Lately, I’ve been saying please and thank you to Alexa. I wondered if I was the only one. I gave up long ago believing that anything we did, like naming a daughter Daniela, was original or unique to anybody’s generation, so I googled this behavior and discovered, sure enough, it’s become like a thing. So much so a thing that it’s even beginning to trouble experts in the field. There’s a field? Who knew? They have done studies and everything with results already in.
“The results may seem innocuous, but they trouble experts like Sherry Terkel, a psychologist at the Massachusetts Institute of Technology who is researching people’s relationships with such devices. She called them pretend empathy objects ‘that know nothing about the human experience.’ [harumph]” So I’m not unique, only just innocuous. I don’t say that like it’s a good thing. But I don’t get why it’s disturbing.
This portion of the article by A. Pawlowski in TODAY ends on a downer note from Sherry, “when we treat machines as though they were people, we allow ourselves, people, to be treated as objects to be fooled in this new game. Artificial intimacy is the new AI.”
Alexa’s tone is so polite and upbeat, though, whenever she responds. No matter how nasty I sound when I growl a command at her. Rough night last night?. It doesn’t matter to Alexa. She’s unflappable. Whether it’s “Alexa, turn off the lights” or “make fart sounds,” nothing changes the chirpy, upbeat attitude in her “ok!”
If I understand it correctly, the etymology of polite customs began not as etiquette but just as nice things to do to keep from getting beat up, or worse, killed. Elbows on the table? Can you imagine how crowded it was in those public houses of yor sitting next to knights in chainmail and battle axes? It was, “how many meads are you paying for, asshole? You’re taking up too much room with your elbows on the table!”. Eventually, everyone just got it. Don’t eat with your elbows on the table. It became more than just the sensible thing to do, it evolved into the polite thing to do once people saw the damage that a battle-ax could do in a crowded room. Do you think Ivanka eats with her elbows on the table when it’s just her and Jared? No! And I’m sure they have plenty of room around their table. I don’t think Jared would be abusive about it either. It’s just the polite thing to do now, even though it no longer makes any sense.
I hope no children are reading this. I don’t mean to start a revolution at dinner time or anything, but the evolution of etiquette seems to be from the sensical to the non-sensical. Whether it makes sense or not, it does continue to make us feel good about ourselves when we behave correctly, though. Most likely, because it’s been beaten into us. In my case, it was with a long wooden spoon that my mother kept next to her at the dinner table, although she did not find it impolite to use the same spoon to ladle more beans onto a plate after it had been in contact with the top of someone’s hairy head.
I grew up in a family with four kids. Six, eventually, as immigrants were wont to do, but for a long time, just four. My father had recently been a busboy at a Clifton’s Cafeteria but had just brought home his first check from a better paying job at the Hoffman’s Television factory. So my mother got us all dressed up, and my father took the family out to dinner at a Chinese restaurant on Hollywood Blvd. Very fancy.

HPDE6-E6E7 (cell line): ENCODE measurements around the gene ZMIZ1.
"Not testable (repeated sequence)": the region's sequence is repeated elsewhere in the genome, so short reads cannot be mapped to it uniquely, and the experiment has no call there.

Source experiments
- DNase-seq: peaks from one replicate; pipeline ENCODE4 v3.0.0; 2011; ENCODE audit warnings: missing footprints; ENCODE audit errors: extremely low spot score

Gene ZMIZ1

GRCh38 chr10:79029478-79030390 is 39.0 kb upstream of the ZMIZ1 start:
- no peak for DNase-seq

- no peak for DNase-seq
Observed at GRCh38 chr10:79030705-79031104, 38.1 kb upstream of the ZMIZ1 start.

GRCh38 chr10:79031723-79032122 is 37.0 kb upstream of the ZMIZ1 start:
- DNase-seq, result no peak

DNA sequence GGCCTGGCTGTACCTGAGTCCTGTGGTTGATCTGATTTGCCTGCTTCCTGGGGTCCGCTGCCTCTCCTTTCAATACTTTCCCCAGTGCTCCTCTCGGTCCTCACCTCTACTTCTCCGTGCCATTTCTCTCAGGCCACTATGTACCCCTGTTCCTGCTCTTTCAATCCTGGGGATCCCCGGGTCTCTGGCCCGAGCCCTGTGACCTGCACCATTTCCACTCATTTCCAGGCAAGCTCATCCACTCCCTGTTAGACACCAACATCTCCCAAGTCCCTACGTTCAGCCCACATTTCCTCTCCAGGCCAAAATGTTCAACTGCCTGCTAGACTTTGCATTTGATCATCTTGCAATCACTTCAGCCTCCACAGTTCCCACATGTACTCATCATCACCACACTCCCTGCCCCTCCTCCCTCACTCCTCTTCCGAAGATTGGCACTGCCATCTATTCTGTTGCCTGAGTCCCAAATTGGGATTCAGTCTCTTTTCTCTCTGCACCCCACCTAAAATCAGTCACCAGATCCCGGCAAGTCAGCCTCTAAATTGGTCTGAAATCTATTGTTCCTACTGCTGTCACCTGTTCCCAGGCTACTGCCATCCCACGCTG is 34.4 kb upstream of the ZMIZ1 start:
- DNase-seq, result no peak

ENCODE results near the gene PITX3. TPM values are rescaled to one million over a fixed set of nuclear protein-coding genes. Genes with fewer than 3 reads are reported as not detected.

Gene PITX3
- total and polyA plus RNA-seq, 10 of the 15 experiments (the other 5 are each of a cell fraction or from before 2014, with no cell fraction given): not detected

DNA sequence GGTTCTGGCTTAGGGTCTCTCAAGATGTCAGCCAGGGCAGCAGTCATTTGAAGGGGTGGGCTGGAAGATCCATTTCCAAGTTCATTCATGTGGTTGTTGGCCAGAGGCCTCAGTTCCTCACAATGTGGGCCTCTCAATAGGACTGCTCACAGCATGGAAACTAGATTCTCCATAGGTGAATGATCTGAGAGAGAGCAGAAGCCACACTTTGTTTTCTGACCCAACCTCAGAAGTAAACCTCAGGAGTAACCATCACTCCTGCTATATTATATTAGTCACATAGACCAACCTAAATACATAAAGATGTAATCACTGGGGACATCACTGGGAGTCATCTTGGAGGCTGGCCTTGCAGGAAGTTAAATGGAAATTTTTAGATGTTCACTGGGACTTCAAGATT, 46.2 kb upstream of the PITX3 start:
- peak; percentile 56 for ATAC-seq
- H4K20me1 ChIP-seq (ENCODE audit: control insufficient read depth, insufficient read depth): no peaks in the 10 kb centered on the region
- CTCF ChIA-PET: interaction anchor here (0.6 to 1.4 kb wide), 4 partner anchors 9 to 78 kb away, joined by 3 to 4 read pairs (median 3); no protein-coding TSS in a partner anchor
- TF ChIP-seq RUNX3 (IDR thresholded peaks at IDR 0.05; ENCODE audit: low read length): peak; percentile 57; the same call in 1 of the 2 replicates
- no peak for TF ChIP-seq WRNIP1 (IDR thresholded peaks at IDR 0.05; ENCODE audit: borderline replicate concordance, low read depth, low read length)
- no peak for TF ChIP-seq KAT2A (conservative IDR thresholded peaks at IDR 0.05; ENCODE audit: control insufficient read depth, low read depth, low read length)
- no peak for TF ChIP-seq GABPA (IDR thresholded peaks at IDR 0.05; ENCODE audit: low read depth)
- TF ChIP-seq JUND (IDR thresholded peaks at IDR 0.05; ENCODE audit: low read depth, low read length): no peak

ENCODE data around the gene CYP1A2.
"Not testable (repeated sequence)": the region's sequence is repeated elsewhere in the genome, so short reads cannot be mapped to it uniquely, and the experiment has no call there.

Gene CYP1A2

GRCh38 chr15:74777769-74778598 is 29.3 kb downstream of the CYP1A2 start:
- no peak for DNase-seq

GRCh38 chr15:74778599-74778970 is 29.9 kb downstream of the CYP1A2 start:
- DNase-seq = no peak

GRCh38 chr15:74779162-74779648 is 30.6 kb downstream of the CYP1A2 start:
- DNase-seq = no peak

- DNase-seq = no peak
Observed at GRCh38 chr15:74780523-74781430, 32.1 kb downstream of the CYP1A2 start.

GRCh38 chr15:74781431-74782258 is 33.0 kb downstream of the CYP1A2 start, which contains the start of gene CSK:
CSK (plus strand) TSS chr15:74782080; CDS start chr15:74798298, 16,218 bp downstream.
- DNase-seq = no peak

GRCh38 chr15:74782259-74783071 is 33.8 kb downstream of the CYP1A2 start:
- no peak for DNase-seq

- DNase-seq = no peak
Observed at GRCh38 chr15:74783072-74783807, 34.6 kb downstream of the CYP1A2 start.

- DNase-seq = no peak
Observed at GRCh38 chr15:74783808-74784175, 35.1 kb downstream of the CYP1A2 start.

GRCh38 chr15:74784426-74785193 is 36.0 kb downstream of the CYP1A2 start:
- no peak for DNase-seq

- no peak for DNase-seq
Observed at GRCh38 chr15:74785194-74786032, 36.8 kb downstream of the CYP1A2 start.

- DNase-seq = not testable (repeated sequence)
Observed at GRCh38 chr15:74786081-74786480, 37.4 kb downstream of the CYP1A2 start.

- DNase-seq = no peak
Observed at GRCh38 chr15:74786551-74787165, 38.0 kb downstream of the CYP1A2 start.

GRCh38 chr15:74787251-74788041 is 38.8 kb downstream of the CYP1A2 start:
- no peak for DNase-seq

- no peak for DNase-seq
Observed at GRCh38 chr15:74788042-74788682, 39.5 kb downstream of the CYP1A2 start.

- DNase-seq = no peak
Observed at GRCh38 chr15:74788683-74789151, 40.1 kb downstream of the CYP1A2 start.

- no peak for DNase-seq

There was even carpeting on the floor, but it did not extend to where they sat large, boisterous groups that wandered in without a reservation. It was linoleum for us. My mother wasn’t happy so close to the swinging doors of the kitchen, but it would have to do. No one’s English was good enough to complain. Not anyone’s old enough to listen to, anyway.
At some point, after the food had been placed before us, my little brother accidentally dropped a knife on the floor, and when he bent to pick it up, my father hissed, “don’t pick it up, just leave it there!” My sister said, “Really?” He replied , “Yes, the busboy will pick it up and bring you another one; just leave it there.” I guess he knew. We all thought that was just so cool, though! Wow. And what a clatter. A minute later, my other brother dropped his fork on the floor, and then a moment later, I did, and then my sister did it too. My father was so exasperated with the can he had just opened. I remember he threw his hands up and looked into the air above his head. I don’t know at what; he’s never been religious. It’s the only memory I have of us all going out to dinner before high school.
So somewhere along the line of restaurant jobs my college-educated father had, it became impolite to pick up your own silverware off the floor in a fancy restaurant. I guess it’s something to do with germs on public floors near kitchens because at home, it was impolite to leave it for your mother to pick up. Not something you could pull with that wooden spoon she wielded like a club lying next to her. So that’s how etiquette evolves.
Lately, I just don’t like the sound of my daughter snarling at Alexa. And although I know exactly why she does it, it’s a knee-jerk reaction that I have to the sound of someone being rude. Even though she is only a talking machine, I don’t feel as if I’m being treated as an object simply because I say please to her. Oops. I mean, “it.” It is only a talking machine. At any rate, I’m not humanizing her; I’m humanizing us. Who wants to live in a house with people barking orders?
But I’m not going to say it isn’t weird. Even though I know, from watching Battlestar Galactica, that things aren’t always going to be the same between us and these stupid robots.
I Googled the etymology of the word “please.” It is a shortened version of the term, “if it pleases you.” Possibly from the French, S’il vous plaît.